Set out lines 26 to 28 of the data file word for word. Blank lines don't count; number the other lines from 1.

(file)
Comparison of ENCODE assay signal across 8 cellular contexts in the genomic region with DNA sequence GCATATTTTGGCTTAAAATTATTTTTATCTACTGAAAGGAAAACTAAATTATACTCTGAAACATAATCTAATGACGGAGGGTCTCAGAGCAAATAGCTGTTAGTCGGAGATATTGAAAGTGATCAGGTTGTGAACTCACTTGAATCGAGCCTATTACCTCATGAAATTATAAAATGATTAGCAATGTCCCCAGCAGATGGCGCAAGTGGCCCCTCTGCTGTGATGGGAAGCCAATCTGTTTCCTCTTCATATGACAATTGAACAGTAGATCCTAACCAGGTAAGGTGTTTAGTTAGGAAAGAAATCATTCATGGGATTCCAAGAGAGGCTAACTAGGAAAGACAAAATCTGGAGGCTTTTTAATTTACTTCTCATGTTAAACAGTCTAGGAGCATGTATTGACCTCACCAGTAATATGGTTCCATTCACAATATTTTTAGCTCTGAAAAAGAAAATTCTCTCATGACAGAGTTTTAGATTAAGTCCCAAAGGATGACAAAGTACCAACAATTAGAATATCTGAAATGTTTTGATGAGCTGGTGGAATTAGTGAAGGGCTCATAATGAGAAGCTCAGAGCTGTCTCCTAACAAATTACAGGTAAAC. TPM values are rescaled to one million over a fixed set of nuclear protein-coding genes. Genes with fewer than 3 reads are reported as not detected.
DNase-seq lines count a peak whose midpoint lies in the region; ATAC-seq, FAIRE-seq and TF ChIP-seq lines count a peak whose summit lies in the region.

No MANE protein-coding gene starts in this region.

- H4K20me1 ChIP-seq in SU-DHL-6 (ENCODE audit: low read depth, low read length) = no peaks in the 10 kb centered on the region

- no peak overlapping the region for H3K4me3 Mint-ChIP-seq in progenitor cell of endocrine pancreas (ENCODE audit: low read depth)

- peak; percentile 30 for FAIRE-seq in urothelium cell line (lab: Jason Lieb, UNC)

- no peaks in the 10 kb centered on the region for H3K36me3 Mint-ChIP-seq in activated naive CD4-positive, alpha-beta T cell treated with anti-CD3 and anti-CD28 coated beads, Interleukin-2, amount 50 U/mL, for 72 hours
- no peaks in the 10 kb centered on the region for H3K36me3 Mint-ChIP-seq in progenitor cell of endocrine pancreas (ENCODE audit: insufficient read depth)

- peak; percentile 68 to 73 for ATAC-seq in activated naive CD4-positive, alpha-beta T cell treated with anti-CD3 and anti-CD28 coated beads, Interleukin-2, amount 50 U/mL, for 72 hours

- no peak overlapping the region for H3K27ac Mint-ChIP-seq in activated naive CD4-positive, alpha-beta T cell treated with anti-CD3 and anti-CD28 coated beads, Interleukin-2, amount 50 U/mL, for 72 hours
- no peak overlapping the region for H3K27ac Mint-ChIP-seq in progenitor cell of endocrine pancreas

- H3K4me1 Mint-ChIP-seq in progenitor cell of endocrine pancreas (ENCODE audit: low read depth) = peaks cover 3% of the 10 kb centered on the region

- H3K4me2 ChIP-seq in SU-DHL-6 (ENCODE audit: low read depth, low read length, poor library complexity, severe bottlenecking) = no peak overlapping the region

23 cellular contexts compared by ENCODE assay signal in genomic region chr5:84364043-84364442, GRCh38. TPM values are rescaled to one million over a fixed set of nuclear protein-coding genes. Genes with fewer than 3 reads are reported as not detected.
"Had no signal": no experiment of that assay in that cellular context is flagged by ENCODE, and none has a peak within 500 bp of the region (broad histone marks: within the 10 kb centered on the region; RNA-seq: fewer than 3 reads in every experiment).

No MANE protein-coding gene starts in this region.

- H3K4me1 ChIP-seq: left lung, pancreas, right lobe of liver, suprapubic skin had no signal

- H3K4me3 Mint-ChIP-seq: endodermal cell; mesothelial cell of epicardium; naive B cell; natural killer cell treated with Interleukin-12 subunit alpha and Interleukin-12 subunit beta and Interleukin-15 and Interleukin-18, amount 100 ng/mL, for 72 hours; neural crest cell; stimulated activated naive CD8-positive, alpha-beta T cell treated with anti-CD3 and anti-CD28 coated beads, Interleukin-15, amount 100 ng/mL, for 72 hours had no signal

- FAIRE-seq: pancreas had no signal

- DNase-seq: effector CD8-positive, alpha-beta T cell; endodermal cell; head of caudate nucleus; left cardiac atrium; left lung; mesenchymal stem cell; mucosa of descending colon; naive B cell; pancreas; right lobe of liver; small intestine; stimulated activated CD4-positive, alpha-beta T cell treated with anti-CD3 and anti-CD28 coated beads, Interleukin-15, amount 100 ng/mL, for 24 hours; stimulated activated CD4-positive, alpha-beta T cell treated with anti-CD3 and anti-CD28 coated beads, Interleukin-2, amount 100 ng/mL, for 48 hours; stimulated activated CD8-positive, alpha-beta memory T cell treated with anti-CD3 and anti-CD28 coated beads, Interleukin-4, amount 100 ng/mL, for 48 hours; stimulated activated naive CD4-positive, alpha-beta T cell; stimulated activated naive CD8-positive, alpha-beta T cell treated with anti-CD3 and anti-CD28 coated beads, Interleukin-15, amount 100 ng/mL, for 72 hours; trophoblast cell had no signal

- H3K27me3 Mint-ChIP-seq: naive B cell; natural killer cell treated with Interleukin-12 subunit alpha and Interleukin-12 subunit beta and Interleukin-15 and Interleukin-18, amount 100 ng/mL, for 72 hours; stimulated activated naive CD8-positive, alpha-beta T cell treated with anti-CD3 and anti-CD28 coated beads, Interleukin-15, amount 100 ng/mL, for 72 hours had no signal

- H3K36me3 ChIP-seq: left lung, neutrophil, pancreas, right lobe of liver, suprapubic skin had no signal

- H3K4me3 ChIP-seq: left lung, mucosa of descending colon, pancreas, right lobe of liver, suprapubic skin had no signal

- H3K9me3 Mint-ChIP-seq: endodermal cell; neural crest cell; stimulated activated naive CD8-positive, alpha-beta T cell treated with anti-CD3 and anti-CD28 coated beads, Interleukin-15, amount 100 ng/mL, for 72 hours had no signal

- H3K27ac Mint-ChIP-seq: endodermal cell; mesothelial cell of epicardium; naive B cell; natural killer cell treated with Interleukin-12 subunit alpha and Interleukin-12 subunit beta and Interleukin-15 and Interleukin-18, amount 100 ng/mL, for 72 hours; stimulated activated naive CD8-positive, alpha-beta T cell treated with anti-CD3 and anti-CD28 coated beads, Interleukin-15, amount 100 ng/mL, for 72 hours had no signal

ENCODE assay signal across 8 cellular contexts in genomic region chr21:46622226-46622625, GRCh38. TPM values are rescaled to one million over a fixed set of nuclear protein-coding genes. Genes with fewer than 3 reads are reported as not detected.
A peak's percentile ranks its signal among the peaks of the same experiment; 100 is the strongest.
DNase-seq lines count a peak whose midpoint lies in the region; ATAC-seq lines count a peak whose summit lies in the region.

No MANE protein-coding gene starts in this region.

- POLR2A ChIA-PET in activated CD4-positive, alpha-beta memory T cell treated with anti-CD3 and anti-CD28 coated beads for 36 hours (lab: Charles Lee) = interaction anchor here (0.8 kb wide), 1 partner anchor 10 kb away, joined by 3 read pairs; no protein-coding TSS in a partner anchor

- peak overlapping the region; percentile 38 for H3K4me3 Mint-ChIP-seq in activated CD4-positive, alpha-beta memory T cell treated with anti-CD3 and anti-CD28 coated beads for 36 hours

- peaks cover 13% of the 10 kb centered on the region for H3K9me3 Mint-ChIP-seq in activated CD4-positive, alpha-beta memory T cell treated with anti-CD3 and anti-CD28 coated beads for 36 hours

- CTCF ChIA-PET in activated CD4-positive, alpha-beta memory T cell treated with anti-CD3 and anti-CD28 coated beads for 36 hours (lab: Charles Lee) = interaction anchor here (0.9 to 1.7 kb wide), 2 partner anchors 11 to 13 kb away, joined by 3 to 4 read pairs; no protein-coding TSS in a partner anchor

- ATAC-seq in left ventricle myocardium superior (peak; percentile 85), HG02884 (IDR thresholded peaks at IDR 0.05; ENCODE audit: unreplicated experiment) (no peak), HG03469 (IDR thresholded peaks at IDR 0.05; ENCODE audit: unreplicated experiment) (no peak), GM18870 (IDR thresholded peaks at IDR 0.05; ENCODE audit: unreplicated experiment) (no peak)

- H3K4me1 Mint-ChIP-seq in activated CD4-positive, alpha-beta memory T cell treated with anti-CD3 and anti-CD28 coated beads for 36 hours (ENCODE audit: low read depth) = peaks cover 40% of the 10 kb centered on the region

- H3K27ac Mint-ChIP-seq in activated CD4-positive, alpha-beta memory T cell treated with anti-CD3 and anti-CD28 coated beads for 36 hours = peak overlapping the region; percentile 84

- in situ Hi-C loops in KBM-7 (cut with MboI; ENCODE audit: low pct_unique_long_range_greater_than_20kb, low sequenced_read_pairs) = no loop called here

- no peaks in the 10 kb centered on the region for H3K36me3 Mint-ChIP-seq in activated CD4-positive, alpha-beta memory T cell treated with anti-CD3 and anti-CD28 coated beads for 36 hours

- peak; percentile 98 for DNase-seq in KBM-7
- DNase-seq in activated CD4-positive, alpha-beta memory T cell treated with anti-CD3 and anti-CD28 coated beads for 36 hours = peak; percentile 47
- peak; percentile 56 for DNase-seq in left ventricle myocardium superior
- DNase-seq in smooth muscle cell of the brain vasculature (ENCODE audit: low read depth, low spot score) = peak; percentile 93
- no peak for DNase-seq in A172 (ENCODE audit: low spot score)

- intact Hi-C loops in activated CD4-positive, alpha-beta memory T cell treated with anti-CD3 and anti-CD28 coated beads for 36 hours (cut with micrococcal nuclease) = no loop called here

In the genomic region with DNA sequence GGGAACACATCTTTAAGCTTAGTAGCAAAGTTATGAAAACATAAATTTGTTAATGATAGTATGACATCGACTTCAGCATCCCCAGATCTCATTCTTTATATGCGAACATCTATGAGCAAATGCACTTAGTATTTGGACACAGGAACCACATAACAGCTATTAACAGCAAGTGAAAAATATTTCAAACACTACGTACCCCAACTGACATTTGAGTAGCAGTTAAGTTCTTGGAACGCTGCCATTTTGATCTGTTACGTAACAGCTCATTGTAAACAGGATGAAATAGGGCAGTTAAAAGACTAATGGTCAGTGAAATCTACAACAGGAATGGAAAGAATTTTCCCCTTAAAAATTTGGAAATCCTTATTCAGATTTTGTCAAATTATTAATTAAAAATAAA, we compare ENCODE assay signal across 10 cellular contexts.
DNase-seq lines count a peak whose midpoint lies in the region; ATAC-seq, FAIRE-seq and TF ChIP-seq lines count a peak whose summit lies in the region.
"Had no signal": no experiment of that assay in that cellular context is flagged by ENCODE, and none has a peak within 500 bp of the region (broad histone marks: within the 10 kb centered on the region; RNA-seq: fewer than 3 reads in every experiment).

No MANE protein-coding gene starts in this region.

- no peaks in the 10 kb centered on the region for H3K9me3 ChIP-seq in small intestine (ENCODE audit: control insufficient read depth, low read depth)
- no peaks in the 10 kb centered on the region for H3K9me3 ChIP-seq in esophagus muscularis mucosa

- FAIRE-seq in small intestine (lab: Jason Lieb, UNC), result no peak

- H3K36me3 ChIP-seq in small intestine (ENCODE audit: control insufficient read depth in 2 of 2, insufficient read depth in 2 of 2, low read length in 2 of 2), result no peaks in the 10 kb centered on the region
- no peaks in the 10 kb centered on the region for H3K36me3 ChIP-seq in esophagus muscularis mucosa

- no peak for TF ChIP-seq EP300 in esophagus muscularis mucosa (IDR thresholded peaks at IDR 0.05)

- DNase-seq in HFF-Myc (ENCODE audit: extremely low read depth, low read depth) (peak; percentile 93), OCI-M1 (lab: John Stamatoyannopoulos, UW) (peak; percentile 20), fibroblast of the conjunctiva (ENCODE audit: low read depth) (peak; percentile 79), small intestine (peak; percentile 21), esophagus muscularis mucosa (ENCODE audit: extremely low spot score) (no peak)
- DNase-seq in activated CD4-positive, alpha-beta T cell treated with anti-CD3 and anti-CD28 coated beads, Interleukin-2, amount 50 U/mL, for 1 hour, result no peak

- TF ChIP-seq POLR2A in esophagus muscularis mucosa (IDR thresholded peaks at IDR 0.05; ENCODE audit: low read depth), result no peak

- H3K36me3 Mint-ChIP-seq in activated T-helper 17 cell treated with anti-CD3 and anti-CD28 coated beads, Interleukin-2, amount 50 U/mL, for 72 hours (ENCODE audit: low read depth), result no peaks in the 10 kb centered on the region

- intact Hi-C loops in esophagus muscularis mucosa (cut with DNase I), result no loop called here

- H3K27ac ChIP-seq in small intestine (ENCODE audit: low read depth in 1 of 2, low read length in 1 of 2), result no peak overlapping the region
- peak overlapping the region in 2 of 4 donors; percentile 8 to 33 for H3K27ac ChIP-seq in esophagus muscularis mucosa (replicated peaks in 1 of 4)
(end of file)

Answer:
ENCODE assay signal across 8 cellular contexts in genomic region chr21:46622226-46622625, GRCh38. TPM values are rescaled to one million over a fixed set of nuclear protein-coding genes. Genes with fewer than 3 reads are reported as not detected.
A peak's percentile ranks its signal among the peaks of the same experiment; 100 is the strongest.
DNase-seq lines count a peak whose midpoint lies in the region; ATAC-seq lines count a peak whose summit lies in the region.